Blue Ribbon Committee chair Senator Richard Gordon asked Bureau of Custom officials that question. So did former Bureau of Customs Commissioner Ruffy Biazon.
Both men, during separate probes in the House of Representatives and in the Senate, on the multi-billion pesos worth of shabu smuggled inside magnetic lifters, got no answer.
Both men demanded the answers.
To this day, none has been given.
Before President Rodrigo Duterte came into office, it would have been easy to get those answers simply by clicking on the Bureau of Customs website. John Sevilla, when he was Customs Commissioner, had started uploading all the imports coming into the country in excel files.
The excel files even indicated whether a particular shipment was misdeclared and what Customs did about it.
When Duterte became president, the practice was discontinued and the excel files that were already uploaded vanished from the BOC website.
I can understand that illegal drugs are being smuggled into the country, secretly offloaded from ships at sea and picked up by Filipino partners.
But what simply boggles the mind is how NEARLY TWO TONNES of shabu in SIX magnetic lifters could have sailed through Customs, under the “watchful” eyes of the Customs officials.
I mean, have you ever tried getting a small package from the post office sent to you as a “gift” from overseas? I remember trying to claim a package that went a wee bit over US$50 in value. It was something like US$54.
The beady-eyed Customs officer told me I had to pay P2,000 to claim it. They are THAT CAREFUL IN EXAMINING A SMALL PACKAGE THAT CONTAINED A BOOK, A PART OF A COMPUTER AND SOME GADGET.
But with nearly two tonnes of shabu worth nearly P12 billion pesos. My gosh, these simply sailed through Customs. One shipment of two magnetic lifters was found ABANDONED in a warehouse after Customs cleared it, still containing shabu The other shipment of four magnetic lifters was found ABANDONED, but no longer containing shabu.
Now contrast that with what is happening in the streets in Duterte’s war on drugs. Thousands are being killed for possessing drugs, many of them for having JUST ONE SACHET OF SHABU.
One SACHET, you get the death penalty. Being unable to stop nearly TWO TONNES from entering the country, one government official got a promotion, the other got the President to be his baby’s ninong.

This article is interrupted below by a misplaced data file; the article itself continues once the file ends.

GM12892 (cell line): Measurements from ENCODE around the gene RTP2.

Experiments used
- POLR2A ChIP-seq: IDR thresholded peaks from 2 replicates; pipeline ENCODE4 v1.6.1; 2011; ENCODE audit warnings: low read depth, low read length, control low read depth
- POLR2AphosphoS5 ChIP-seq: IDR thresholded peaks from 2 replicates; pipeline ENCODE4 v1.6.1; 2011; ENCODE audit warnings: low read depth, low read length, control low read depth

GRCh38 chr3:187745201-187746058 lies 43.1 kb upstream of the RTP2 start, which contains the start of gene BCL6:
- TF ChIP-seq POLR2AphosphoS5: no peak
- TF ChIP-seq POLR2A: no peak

And that’s why Alan decided to find out more about the magnetic lifters containing shabu.
PHILIPPINES’ CORRUPT CUSTOMS BUREAU MAKES MOCKERY OF DUTERTE’S WAR ON DRUGS
- What do shady operatives, whistle-blowers, X-ray scanners, and a US$205 million drug haul have in common?
- They’re part of the deceit and debacles at the Bureau of Customs that turned Duterte’s deadly war on drugs into a farce
BY ALAN ROBLES
4 NOV 2018
It started like a drug-war police thriller. Now it’s playing like a farce, with bumbling agents pointing fingers at each other and an exasperated President Rodrigo Duterte looking hapless, sacking officials and calling in the army.
The plot includes shady operatives, whistle-blowers, X-ray scanners, sniffer dogs – and a colossal shipment of drugs with a value beggaring belief.
At the heart of the story are magnetic lifters, the massive, circular steel plates attached to cranes to move scrap metal.
On August 7, law enforcement officers acting on a tip converged on a container van at the Manila International Container Terminal. Inside the container, which was declared to be a shipment of door frames, were two magnetic lifters. Hidden inside them was 355kg of shabu, the local term for crystal meth, with a street value of at least 2.4 billion Philippine pesos (US$44.77 million). It was a jackpot – and agents of the Philippine Drug Enforcement Agency (PDEA) and the Bureau of Customs (BOC) had reason to congratulate themselves.
Unbeknown to the team, however, a far bigger prize had eluded them. Someone who saw a television report on the raid reported that, weeks previously, he had helped bring four similar-looking magnetic lifters to a warehouse in Cavite City, south of Manila. But when operatives raced to the location on August 10, they were too late. In the deserted warehouse were four abandoned magnetic lifters, each with a neat square cut into the flat surface. Trained sniffer dogs found traces of shabu in the cavities. They had been emptied on July 15, more than three weeks before they were discovered by agents.
The PDEA initially estimated the lifters contained one tonne of shabu, valued at 6.8 billion pesos. A closer look revealed they had been specially modified to carry drugs and the actual load was 1.68 tonnes – or 11 billion pesos. So much shabu entered the market that prices in Manila fell – on television, PDEA director general Aaron Aquino said shabu, which used to cost 6,600 pesos per gramme, now went for 1,600 to 2,000 pesos per gram. “The shabu is now on the streets, being used,” he said.
The four lifters had arrived from Vietnam and had been X-rayed by customs inspectors who then waved them through. The finger-pointing started almost immediately. Customs Commissioner Isidro Lapeña blamed the PDEA for not alerting his staff, claimed the scans had found nothing suspicious and denied the lifters contained drugs. For his part, the PDEA’s Aquino told local media that people within the BOC were helping the drug smugglers, and was not shy in expressing his frustration: “We seize around five grams in [a buy-bust] operation, but the drugs entering are by the tonne, so what’s the use of our efforts?”